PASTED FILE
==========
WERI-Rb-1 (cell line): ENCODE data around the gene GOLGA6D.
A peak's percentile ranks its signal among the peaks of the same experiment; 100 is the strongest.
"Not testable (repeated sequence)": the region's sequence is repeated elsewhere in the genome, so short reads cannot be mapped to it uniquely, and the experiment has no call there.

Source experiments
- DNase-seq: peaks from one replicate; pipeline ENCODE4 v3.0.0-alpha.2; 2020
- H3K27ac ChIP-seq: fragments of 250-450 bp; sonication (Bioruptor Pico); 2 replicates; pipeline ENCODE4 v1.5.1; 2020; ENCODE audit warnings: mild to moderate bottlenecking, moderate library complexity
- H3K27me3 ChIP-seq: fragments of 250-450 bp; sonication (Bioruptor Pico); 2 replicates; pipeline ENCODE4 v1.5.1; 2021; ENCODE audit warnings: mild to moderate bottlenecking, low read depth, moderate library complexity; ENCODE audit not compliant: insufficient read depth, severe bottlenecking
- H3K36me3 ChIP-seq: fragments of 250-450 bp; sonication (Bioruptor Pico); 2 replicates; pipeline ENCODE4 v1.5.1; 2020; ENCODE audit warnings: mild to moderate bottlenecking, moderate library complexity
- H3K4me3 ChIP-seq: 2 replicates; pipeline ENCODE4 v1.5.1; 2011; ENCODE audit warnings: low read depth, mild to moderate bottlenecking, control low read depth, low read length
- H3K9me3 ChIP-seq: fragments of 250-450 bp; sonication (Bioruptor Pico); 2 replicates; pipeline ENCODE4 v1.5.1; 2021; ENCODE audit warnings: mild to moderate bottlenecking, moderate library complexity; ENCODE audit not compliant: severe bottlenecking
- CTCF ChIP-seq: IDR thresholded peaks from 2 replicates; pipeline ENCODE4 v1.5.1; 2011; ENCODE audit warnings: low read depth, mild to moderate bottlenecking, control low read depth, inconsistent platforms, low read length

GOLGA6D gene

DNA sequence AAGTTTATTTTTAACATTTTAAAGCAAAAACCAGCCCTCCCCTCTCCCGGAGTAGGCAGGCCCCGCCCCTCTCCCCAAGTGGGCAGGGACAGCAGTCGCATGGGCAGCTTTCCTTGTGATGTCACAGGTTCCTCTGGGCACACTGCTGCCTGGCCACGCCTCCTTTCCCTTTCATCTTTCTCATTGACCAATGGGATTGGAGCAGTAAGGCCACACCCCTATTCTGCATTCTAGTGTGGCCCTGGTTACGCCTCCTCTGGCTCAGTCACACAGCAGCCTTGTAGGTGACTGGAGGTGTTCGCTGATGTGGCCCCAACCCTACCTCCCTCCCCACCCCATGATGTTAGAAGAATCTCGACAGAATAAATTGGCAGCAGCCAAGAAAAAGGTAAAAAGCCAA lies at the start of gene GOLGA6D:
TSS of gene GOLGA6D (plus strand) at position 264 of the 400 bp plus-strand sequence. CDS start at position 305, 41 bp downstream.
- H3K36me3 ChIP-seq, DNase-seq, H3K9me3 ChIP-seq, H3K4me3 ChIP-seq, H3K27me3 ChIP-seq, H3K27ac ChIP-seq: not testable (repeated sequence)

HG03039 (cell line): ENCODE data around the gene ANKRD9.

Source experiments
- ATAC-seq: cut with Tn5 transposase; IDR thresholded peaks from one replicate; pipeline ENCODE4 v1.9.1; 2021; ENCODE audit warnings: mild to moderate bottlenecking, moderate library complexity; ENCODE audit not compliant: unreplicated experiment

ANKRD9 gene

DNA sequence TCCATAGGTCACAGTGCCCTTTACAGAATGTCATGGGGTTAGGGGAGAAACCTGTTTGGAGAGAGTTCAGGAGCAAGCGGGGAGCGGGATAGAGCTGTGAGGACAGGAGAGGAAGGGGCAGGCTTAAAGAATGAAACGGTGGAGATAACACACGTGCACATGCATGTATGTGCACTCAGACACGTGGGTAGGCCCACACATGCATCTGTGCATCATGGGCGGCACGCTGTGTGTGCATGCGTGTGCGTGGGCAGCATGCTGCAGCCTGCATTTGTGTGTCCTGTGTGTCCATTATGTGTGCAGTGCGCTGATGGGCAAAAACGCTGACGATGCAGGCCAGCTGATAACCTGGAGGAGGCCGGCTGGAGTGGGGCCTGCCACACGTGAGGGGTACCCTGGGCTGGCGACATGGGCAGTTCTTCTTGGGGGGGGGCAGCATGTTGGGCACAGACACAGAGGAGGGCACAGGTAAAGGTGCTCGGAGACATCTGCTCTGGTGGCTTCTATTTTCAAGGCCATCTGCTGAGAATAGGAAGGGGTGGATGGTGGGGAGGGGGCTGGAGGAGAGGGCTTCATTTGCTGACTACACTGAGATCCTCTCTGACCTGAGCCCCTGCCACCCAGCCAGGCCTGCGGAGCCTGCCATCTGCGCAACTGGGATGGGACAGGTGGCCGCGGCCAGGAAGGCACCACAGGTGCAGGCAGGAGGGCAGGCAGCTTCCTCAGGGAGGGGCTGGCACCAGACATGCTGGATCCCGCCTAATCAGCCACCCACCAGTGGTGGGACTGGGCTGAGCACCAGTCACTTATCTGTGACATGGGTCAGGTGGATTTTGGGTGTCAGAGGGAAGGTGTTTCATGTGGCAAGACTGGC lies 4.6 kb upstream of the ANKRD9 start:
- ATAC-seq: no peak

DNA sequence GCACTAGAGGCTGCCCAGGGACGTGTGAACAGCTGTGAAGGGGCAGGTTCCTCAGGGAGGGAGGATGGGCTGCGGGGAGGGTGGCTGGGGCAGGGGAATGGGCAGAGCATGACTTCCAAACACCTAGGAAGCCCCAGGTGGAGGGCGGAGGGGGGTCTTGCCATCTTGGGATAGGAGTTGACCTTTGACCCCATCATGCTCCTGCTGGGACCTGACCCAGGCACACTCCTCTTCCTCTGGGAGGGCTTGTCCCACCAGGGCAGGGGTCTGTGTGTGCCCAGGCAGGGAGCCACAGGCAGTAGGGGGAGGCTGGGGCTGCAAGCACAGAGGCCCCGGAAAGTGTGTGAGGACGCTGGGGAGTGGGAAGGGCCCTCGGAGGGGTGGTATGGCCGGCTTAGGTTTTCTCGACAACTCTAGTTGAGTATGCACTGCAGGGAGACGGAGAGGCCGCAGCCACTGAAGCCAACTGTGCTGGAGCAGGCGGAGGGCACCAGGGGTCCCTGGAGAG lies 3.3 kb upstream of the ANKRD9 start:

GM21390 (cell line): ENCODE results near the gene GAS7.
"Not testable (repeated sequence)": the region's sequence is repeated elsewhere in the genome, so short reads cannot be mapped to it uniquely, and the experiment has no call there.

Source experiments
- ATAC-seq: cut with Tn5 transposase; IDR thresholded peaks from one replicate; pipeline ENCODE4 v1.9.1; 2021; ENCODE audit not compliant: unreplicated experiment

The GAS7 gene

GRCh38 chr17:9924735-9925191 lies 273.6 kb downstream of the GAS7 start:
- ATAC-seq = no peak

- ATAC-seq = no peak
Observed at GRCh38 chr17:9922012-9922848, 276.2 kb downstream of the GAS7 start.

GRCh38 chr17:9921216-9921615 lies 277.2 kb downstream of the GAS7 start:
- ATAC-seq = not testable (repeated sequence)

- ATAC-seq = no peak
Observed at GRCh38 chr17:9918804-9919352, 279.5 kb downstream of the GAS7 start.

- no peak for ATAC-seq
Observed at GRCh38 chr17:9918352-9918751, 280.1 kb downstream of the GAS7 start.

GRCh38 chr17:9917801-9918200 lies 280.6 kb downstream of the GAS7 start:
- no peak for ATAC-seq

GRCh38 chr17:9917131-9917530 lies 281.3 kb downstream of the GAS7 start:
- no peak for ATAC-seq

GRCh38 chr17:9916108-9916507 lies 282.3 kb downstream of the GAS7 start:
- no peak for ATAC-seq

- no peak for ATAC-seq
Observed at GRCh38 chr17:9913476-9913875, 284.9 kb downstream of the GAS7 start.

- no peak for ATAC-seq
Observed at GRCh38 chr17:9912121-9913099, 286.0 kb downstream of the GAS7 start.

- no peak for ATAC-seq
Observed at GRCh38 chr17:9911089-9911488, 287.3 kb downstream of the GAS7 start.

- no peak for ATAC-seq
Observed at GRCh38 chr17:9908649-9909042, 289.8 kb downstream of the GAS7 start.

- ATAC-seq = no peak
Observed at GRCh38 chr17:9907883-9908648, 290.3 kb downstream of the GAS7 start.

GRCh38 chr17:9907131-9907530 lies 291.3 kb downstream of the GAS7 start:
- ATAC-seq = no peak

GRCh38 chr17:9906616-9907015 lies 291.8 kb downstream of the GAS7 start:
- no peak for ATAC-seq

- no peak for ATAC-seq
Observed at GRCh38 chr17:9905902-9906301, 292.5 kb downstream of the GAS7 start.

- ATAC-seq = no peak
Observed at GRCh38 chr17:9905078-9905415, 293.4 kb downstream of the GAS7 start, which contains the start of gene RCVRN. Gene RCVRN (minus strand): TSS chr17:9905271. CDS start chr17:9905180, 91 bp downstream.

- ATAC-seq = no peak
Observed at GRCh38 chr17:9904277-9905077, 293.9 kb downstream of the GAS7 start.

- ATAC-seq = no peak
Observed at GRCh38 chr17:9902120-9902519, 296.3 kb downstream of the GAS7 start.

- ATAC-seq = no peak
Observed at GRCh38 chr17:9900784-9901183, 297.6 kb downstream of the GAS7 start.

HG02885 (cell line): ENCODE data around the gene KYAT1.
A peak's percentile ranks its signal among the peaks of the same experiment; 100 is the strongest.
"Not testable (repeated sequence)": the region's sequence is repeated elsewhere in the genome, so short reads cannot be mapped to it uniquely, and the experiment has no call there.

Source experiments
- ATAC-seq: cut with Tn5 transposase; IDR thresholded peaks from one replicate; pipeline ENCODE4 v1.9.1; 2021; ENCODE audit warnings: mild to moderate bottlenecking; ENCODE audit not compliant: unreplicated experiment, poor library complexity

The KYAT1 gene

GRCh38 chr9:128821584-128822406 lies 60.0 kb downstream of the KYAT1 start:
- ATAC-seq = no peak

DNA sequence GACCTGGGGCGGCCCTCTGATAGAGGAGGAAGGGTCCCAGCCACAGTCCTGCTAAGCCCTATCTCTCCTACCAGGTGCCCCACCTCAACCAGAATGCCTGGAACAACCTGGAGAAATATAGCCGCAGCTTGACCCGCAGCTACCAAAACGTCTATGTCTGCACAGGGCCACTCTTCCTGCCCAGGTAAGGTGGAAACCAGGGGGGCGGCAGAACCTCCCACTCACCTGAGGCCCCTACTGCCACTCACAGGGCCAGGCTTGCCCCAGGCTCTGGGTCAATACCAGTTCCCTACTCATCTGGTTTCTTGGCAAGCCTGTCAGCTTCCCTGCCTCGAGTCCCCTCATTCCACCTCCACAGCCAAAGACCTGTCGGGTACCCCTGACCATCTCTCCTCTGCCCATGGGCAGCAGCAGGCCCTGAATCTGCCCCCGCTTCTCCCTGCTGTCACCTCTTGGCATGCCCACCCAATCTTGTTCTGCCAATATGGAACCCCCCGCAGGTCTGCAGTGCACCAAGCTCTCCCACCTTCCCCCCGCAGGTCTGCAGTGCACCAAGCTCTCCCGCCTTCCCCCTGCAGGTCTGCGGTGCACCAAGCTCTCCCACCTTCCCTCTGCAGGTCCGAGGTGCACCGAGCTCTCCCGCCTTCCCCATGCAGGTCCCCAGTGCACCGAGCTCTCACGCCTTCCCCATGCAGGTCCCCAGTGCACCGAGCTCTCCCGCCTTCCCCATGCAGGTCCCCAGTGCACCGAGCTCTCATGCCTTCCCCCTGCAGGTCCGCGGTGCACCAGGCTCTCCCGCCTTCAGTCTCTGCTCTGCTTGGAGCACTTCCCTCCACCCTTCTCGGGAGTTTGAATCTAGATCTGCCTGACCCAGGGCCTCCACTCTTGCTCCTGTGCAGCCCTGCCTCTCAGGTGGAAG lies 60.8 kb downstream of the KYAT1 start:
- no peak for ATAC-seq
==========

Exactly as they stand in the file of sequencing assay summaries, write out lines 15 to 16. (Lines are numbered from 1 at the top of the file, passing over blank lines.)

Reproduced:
- H3K36me3 ChIP-seq, DNase-seq, H3K9me3 ChIP-seq, H3K4me3 ChIP-seq, H3K27me3 ChIP-seq, H3K27ac ChIP-seq: not testable (repeated sequence)

HG03039 (cell line): ENCODE data around the gene ANKRD9.